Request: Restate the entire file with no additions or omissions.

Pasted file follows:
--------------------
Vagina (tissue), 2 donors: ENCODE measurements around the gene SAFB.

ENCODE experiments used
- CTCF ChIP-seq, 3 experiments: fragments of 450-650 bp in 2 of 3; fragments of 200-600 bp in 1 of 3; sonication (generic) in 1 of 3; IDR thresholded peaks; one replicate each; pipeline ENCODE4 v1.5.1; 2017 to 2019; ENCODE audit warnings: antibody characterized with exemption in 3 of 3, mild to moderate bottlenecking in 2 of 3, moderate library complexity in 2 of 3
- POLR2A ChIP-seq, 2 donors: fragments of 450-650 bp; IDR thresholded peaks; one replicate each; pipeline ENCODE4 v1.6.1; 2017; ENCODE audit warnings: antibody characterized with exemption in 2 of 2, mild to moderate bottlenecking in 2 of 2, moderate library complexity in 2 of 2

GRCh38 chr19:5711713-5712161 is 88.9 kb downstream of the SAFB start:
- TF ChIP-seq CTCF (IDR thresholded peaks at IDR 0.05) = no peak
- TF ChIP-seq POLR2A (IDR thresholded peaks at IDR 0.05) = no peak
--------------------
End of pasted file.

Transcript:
Vagina (tissue), 2 donors: ENCODE measurements around the gene SAFB.

ENCODE experiments used
- CTCF ChIP-seq, 3 experiments: fragments of 450-650 bp in 2 of 3; fragments of 200-600 bp in 1 of 3; sonication (generic) in 1 of 3; IDR thresholded peaks; one replicate each; pipeline ENCODE4 v1.5.1; 2017 to 2019; ENCODE audit warnings: antibody characterized with exemption in 3 of 3, mild to moderate bottlenecking in 2 of 3, moderate library complexity in 2 of 3
- POLR2A ChIP-seq, 2 donors: fragments of 450-650 bp; IDR thresholded peaks; one replicate each; pipeline ENCODE4 v1.6.1; 2017; ENCODE audit warnings: antibody characterized with exemption in 2 of 2, mild to moderate bottlenecking in 2 of 2, moderate library complexity in 2 of 2

GRCh38 chr19:5711713-5712161 is 88.9 kb downstream of the SAFB start:
- TF ChIP-seq CTCF (IDR thresholded peaks at IDR 0.05) = no peak
- TF ChIP-seq POLR2A (IDR thresholded peaks at IDR 0.05) = no peak